runs, high-quality typesetting performed on the kitchen table or anywhere,
and good design means that, once again, publishing has become a true cottage
industry. An unstaunchable flow of poetry books is happening, and Shearsman
Books is contributing to the flood. But where does this press stand,
ideologically-speaking, in the poetry landscape today? Well, a year or two
ago, one would have said it was 'alternative', 'out of the mainstream' etc.
And this may still be true as far as the ordinary poetry reader is concerned.
Not so in most of the new academia - ie.
some universities, especially the younger, plus countless higher
education/cutting-edge institutions like, for example, Dartington College - which is committedly post-modern. Indeed, there
is an interesting poem (part 4 of 'The Wars in Heaven' section) in Philpott's
book which begins with Pound and Williams then fast forwards us through
Stein, Zukovsky, Olson, Spicer and O'Hara to tell us our poet 'draw(s) on
them as from an inner sea'. It's just as though poetry began with Pound and
Williams, thus providing a kind of foreshortened intellectual view. But that
at least relieves the critic of any Leavisite attempt at measuring the
quality of the work by accumulated criteria evolved from earlier traditions.
Textual Possessions is made up of three lengthy sequences,
each of which contains many parts. The range of approach destroys the
possibility of a single monitoring authorial voice, for the styles are many.
Take this vigorous, breathtaking piece that immediately follows on the
author's credentials' section just referred to:
of an ocean unbounded
an entire crystal eye
at the purity of God.
now of this tortuous sea margin
round into a fractal infinity
each turn a fresh life bursting out
interface a page
which I throw my accusations
the Eternal Throne
imprisons within this narrow limit
the ambitions of engendering and decay.
ringed with all this field of life
at itself and God.
'Of the Wars in Heaven'
from 'An Encounter Upon
the Beach at Minehead
the Prince of this World')
Then compare that with the mixture of the chiselled and the onomatopoeic of:
of old wood, plastic, flowers
Though I said I wouldn't go further back than Pound, yet here we have
something like unrhymed Skeltonics that have met up with Robert Creeley.
What I take to be the earliest of the three works entitled 'In the Present
Historic Tense ('Sense' in the Contents): A Serial Poem of the West' (it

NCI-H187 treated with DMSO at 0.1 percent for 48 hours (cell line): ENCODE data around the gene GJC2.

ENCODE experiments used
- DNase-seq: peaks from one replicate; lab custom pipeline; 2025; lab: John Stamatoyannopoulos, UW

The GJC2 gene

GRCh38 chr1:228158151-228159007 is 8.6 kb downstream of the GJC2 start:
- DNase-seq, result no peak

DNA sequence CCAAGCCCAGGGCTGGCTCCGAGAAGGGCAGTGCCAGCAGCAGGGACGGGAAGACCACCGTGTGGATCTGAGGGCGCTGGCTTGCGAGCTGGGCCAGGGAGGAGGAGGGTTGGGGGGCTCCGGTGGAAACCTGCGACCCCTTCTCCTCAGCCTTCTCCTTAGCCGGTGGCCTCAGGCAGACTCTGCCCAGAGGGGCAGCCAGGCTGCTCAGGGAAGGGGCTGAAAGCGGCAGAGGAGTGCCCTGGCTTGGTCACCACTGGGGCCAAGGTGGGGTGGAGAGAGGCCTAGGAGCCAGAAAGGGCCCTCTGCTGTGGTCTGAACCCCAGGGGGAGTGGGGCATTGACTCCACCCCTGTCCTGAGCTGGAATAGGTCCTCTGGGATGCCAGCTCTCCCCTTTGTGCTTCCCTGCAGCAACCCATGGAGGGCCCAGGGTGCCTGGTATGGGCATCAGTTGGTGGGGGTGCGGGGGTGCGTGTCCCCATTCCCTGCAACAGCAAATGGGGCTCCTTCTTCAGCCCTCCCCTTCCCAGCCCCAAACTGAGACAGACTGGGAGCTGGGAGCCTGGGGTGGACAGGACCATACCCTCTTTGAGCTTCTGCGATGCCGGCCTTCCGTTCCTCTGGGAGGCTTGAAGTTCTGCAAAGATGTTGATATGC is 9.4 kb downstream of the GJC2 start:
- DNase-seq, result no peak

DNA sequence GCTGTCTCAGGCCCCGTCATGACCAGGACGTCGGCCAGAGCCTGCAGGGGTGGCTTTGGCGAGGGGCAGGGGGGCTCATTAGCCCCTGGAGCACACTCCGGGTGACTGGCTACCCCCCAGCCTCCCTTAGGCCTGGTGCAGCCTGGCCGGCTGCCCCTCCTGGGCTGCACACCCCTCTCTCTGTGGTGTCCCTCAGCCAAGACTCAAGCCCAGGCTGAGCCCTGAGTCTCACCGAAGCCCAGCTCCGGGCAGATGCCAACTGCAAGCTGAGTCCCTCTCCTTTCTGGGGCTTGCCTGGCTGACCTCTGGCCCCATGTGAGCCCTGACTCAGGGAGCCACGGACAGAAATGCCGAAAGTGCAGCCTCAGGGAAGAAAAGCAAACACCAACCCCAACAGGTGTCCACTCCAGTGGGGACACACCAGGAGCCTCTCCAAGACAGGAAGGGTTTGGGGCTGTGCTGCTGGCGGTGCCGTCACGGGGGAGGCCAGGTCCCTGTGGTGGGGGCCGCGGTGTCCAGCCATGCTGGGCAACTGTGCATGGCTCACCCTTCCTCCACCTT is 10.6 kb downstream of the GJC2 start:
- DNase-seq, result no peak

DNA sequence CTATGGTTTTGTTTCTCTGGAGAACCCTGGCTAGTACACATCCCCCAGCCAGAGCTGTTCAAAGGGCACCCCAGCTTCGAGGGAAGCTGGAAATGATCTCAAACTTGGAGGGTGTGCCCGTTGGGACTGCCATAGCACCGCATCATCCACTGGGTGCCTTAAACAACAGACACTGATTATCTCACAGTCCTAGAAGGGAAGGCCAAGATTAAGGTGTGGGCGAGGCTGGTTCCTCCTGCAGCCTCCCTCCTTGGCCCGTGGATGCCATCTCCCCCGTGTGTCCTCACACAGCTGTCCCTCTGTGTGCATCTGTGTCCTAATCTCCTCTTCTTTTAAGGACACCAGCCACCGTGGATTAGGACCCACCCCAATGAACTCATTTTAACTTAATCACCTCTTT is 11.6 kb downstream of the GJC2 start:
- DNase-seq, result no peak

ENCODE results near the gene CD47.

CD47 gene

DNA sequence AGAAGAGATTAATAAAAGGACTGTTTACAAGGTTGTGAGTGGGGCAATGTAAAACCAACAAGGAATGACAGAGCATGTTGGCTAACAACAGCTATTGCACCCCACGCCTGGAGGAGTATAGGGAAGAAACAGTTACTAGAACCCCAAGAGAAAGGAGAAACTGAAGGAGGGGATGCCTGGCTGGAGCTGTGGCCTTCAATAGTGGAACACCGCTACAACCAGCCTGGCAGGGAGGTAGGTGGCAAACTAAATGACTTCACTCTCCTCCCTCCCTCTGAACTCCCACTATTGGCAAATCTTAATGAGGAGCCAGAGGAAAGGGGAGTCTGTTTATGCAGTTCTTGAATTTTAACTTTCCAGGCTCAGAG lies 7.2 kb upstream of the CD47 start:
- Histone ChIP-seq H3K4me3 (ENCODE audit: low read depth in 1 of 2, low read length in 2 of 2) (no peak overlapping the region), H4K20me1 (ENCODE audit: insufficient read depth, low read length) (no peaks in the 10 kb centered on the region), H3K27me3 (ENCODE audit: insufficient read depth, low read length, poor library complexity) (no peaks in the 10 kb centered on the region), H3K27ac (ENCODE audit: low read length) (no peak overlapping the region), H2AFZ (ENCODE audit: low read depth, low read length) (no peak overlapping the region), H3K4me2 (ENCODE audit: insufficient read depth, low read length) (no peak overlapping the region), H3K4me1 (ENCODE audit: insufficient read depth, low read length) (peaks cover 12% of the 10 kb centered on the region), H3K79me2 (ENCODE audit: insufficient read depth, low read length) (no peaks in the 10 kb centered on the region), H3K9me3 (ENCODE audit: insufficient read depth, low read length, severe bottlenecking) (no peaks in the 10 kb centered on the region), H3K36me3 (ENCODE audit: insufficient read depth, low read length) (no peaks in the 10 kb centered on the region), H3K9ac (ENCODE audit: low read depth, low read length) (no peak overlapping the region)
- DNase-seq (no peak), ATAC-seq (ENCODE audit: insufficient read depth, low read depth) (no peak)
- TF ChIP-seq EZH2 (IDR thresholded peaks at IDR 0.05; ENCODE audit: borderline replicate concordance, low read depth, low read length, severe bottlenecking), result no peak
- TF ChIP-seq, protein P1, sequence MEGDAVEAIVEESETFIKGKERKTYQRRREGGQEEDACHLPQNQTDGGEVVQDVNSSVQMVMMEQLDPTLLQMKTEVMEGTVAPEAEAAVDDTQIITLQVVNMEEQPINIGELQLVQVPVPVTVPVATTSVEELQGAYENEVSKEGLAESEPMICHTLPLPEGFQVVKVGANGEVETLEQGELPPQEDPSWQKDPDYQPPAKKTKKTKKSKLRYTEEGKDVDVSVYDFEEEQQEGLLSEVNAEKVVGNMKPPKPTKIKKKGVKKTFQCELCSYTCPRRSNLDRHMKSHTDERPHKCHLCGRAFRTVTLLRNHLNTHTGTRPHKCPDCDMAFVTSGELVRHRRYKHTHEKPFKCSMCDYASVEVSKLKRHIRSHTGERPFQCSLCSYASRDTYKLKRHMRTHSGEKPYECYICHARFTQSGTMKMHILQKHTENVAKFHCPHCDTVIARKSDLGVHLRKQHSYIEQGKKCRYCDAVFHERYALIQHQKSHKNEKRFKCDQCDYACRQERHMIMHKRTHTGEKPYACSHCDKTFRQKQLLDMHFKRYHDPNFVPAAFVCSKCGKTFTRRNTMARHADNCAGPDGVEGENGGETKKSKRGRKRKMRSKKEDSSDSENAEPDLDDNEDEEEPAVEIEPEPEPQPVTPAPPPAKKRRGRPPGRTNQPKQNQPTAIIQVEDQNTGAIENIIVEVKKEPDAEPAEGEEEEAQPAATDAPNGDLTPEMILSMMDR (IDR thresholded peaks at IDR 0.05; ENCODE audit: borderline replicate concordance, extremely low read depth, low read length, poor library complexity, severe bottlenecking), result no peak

is also the longest at 60 pages), the poems tend to be fairly formally-shaped
bus promised Hardy country
and dirty, faintly melancholy
the abandoned air of all public things
Also, early on, there is the credo of the aesthete simply making beauty out
of words; viz:
love the infinite sheens of surfaces
you need for reflection
stop it or understand
yet, in the very next stanza:
So that this is a questing, philosophical sort of poetry that can be very
Small creatures also live in this place
Their bodies glowing jewels that unlike us
Are not just smelling of the decay of our flesh
Which falls from us in strips and tatters
moistened by mucus swells blindly. They
at us with hatred, amazement and occasional love
fear, for they know how desperate and unpredictable
can be when we realise who
what we are now
While later in the section 'An Encounter Upon the Beach at Minehead With the
Prince of this World', we are into a sort of antinomian, non-Christian
was once part of the Eternal when
decreed his rights as absolutes
from all their independent life.
No, I said
declare myself against this arrogance ...
Yet this other 'he' - the
Prince of this World -
seeks to redeem into perfection
slow descent into the divine.
A mixture of Meister Eckhardt's man becoming god and the Pelagian
Interesting like so much in this book but hard to get a handle on as with a
lot of postmodern writing. Best, therefore, to quote:
The noise of the little birds
Flitting in to bond and gossip
These swarm up in whirling clouds
And then the dead, those we love and hate
Who cannot be shaken off, they hold to
What we desire to say until each word
'An Attempt at Some Final Poems'
'On Being Voiced: High Steps Breeding
(a Broadcast of Radio
Beautiful, again, like so much in this book; and even where I canÕt follow
it, beautiful still. Let others see what they make of Textual Possessions;
I'd like to hear their views.
William Oxley 2004